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Keeping Your Baby Cool During Hot Summer Nights

Summer can be a challenging season for keeping your baby safe and comfortable while sleeping. To make sure your little one stays cool and content during the warm summer nights, check out some of our expert tips.

 Be Mindful of the Nursery Temperature.

If you have air conditioning, we recommend setting it between 64° and 68° F. If you do not have air-conditioning, there are some quick and easy tricks you can do to help cool down your baby’s room.

Did you know that you can create a mini homemade air-conditioner? By placing a frozen water bottle in front of a fan, you can cool the room down much more efficiently than by using a fan alone. Make sure, however, that the fan doesn't point directly towards your baby. 

 During the day, when temperatures are at their peak, keep the curtains or blinds in the nursery closed but the windows open. You may be surprised by how much this little hack works to cool the room.

Choose the Right Sleepwear.

Overdressing a baby can lead to overheating which has been linked to sudden infant death syndrome (SIDS). Babies do not have the ability to regulate their own body temperature like adults do, so it’s important to make sure they’re not overheating, especially during the night.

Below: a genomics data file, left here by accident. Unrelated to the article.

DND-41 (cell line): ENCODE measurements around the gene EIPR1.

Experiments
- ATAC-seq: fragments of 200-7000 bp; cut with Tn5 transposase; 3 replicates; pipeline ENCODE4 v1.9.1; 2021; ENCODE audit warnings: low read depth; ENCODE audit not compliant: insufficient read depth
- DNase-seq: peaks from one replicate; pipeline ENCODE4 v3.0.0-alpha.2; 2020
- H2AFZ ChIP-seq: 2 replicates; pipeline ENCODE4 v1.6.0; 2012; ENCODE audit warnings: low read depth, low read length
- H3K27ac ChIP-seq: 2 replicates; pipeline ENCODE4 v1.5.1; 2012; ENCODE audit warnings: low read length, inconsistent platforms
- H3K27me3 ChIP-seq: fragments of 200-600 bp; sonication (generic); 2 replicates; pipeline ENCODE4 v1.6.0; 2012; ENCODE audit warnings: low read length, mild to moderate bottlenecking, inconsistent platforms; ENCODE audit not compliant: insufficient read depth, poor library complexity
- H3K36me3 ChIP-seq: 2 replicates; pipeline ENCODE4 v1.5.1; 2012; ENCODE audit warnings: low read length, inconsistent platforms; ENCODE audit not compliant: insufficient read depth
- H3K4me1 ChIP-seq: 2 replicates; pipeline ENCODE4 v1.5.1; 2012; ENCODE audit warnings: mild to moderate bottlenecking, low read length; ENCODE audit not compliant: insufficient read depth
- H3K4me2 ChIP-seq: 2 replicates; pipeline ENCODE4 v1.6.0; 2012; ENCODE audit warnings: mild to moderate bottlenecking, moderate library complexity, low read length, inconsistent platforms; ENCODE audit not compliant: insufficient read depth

Dress your baby in lightweight garments, preferably made from all-natural fibers like cotton, linen, or merino wool, which are breathable and absorb perspiration. Merino wool has unmatched body temperature regulation properties, which does not only mean better and healthier sleep for your baby, but it also means a safer sleep all round. Remember, the temperature in most rooms will rise and fall throughout the night, so dressing your baby in a lightweight merino will ensure they are comfortable all night. If your baby still seems hot, it's fine for him to sleep in just his diaper.

Check Your Baby’s Body Temperature.

Regularly check your baby’s body temperature by placing a hand on their tummy or behind their neck. Please note that touching a baby’s hands and feet are generally not good indications of their actual body temperature.

If you notice that your baby is sweaty, you should remove an article of clothing. You can also place a cool and damp cloth on your baby’s forehead and neck during her feeding.

You will want to remove waterproof sheets and any unnecessary bedding from your baby's crib while the weather is hot. Also, If you co-sleep with your baby, make sure your own bedding is well away from him at all times.

If your baby falls asleep in his bassinet, keep an eye on him, as bassinets can quickly become hot and airless.

To help get your baby comfortable before bed, try a cool bath. Be sure to test the bathwater by feeling it with your wrist to ensure that it is, in fact, cool and not cold.

Keep Up the Liquids.

In order to prevent dehydration, give your baby a steady amount of liquids. Breastfed babies do not need both water and breast milk. You may, however, need to breastfeed more than usual overnight.

If you are bottle-feeding, you can try giving your baby cooled boiled water in between their usual milk or formula feedings. For bottle-fed babies, try offering their milk at room temperature, or colder. This will greatly help them cool them down before bed.

For any additional questions or concerns, please contact your pediatrician who can give further advice or instruction on this topic.

 

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